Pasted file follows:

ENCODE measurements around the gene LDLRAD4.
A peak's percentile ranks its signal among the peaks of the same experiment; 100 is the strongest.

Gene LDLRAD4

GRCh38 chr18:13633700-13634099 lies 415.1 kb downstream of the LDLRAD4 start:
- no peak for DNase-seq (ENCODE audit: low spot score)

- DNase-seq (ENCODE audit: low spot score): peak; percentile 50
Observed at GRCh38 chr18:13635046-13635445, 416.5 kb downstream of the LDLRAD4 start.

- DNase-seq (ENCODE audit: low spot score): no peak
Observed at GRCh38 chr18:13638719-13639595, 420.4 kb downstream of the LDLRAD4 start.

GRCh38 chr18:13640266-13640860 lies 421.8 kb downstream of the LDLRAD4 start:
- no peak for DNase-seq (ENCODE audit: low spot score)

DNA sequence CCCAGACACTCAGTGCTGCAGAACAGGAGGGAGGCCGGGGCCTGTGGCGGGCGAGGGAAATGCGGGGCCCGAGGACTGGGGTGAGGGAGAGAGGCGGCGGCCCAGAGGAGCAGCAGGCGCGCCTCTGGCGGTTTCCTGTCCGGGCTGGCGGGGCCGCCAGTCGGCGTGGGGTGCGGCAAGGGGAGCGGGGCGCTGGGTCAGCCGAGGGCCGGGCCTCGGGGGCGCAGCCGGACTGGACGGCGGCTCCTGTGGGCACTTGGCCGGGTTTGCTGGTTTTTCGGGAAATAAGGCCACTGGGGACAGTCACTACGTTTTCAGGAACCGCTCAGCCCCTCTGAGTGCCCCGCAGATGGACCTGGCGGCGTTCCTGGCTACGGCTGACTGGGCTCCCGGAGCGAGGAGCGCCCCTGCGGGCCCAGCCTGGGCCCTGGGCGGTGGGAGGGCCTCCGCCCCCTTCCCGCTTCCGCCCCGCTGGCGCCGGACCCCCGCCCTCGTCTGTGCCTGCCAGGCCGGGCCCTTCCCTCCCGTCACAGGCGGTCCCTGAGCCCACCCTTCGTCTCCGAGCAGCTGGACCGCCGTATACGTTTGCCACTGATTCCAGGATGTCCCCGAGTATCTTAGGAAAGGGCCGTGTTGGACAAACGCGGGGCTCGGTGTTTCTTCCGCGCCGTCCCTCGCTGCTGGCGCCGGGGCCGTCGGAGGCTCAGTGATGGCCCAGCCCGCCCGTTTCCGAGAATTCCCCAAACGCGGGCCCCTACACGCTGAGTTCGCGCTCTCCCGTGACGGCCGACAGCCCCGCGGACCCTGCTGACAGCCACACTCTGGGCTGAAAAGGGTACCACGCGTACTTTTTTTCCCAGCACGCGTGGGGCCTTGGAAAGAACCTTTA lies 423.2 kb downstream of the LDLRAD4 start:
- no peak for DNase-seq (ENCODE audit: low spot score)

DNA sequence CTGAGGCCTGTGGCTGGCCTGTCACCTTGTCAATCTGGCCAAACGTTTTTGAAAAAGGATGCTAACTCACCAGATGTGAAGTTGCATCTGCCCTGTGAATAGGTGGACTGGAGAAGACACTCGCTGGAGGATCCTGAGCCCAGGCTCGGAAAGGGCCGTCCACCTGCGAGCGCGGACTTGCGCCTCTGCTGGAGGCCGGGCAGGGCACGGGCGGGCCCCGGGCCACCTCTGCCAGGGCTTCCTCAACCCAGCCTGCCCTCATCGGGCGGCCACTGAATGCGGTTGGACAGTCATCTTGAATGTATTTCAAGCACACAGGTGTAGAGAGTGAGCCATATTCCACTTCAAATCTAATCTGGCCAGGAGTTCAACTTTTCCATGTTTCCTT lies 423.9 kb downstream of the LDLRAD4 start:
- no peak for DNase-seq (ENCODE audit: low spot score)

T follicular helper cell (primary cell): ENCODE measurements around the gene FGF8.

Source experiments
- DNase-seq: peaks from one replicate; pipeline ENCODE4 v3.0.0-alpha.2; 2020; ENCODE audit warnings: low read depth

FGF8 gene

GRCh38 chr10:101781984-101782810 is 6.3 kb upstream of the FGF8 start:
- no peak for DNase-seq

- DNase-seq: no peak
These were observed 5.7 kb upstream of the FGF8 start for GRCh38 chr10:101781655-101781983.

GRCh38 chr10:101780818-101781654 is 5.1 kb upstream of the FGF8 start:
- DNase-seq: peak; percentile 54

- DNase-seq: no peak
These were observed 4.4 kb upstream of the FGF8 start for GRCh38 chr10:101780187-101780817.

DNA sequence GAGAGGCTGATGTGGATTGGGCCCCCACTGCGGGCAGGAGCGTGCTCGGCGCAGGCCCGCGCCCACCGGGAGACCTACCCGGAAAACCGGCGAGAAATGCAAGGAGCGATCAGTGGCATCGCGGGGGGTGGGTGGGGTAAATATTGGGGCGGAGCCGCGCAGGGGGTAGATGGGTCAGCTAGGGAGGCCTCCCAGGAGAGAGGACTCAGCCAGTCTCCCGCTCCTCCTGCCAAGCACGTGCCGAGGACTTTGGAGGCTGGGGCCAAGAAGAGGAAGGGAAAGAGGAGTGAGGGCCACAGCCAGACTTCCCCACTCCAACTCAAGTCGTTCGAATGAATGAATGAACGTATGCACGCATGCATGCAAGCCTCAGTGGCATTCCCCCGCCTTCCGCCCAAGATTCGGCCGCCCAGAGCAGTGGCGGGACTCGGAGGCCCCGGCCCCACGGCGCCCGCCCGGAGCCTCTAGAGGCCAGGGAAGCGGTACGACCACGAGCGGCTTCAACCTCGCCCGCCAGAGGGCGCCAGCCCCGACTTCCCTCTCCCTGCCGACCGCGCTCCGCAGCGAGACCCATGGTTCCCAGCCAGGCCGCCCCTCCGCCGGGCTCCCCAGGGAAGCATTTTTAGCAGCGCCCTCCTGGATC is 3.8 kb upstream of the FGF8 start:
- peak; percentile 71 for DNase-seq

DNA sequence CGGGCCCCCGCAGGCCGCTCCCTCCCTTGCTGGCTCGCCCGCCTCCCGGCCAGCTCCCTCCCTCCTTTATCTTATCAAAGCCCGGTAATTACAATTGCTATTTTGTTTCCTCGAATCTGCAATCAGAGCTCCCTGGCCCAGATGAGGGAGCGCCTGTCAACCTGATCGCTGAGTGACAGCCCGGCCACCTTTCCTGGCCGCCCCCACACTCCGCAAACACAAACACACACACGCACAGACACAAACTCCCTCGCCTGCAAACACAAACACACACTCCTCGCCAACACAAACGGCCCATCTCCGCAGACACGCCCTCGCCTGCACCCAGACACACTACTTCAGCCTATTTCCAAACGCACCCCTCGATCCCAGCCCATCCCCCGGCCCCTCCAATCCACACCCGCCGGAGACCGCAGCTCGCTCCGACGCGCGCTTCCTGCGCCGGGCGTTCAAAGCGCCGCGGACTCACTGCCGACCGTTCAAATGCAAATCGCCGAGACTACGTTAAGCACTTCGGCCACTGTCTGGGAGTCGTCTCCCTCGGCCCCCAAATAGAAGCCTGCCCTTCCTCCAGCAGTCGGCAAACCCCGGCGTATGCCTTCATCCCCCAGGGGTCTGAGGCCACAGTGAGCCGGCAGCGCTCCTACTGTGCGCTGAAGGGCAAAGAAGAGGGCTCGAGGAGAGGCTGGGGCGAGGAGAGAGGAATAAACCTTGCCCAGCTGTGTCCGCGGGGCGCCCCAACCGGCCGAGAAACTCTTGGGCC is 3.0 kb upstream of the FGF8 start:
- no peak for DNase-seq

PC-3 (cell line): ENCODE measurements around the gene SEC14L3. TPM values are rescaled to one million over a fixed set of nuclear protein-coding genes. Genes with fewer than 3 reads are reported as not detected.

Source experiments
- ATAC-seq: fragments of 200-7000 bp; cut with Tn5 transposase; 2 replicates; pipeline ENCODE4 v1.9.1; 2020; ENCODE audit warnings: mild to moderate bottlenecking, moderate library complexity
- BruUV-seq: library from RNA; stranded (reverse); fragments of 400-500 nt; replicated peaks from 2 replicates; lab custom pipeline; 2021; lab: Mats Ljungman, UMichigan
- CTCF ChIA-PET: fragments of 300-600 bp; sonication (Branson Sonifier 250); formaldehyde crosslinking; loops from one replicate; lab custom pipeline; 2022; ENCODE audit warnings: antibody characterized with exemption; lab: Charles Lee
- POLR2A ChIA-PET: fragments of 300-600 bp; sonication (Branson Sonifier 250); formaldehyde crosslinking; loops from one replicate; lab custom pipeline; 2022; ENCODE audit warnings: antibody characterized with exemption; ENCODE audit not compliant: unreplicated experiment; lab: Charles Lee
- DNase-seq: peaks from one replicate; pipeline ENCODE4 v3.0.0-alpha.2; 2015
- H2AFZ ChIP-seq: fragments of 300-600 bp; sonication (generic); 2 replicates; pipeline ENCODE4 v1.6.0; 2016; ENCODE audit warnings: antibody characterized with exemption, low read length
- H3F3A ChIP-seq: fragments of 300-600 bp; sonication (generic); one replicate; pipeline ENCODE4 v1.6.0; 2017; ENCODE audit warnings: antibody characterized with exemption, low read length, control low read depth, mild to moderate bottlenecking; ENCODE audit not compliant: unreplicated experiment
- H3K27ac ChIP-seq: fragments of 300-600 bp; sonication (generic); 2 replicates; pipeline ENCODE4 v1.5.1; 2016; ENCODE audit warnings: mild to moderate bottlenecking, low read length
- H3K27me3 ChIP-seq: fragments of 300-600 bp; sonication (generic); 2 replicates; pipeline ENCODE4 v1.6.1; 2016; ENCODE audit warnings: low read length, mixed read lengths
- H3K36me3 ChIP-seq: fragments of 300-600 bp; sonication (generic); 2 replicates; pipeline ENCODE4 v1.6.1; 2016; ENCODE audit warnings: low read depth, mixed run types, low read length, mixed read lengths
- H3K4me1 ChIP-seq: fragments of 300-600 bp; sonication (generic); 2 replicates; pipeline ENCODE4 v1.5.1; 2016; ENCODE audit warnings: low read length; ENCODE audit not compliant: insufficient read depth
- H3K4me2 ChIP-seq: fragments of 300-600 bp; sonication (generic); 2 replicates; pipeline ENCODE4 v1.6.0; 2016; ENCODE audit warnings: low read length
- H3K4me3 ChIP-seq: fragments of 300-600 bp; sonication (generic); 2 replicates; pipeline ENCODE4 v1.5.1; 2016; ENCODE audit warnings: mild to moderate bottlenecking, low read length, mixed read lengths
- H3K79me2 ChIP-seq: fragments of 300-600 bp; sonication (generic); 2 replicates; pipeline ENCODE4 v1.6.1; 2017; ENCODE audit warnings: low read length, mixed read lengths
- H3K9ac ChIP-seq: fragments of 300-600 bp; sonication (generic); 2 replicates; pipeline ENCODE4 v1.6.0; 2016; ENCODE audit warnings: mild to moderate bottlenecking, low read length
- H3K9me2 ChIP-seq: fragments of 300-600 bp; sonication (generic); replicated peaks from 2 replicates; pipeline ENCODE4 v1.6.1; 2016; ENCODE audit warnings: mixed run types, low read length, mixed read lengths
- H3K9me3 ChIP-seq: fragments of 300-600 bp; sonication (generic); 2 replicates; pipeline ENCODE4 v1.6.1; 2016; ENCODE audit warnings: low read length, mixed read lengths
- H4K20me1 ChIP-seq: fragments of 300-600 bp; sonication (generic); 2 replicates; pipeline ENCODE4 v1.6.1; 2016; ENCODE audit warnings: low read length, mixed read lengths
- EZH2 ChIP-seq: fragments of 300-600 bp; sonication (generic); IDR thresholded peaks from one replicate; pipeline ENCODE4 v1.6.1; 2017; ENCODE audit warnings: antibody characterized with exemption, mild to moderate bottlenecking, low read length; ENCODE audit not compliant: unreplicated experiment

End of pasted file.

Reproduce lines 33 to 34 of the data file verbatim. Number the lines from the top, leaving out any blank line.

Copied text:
Source experiments
- ATAC-seq: fragments of 200-7000 bp; cut with Tn5 transposase; 2 replicates; pipeline ENCODE4 v1.9.1; 2020; ENCODE audit warnings: mild to moderate bottlenecking, moderate library complexity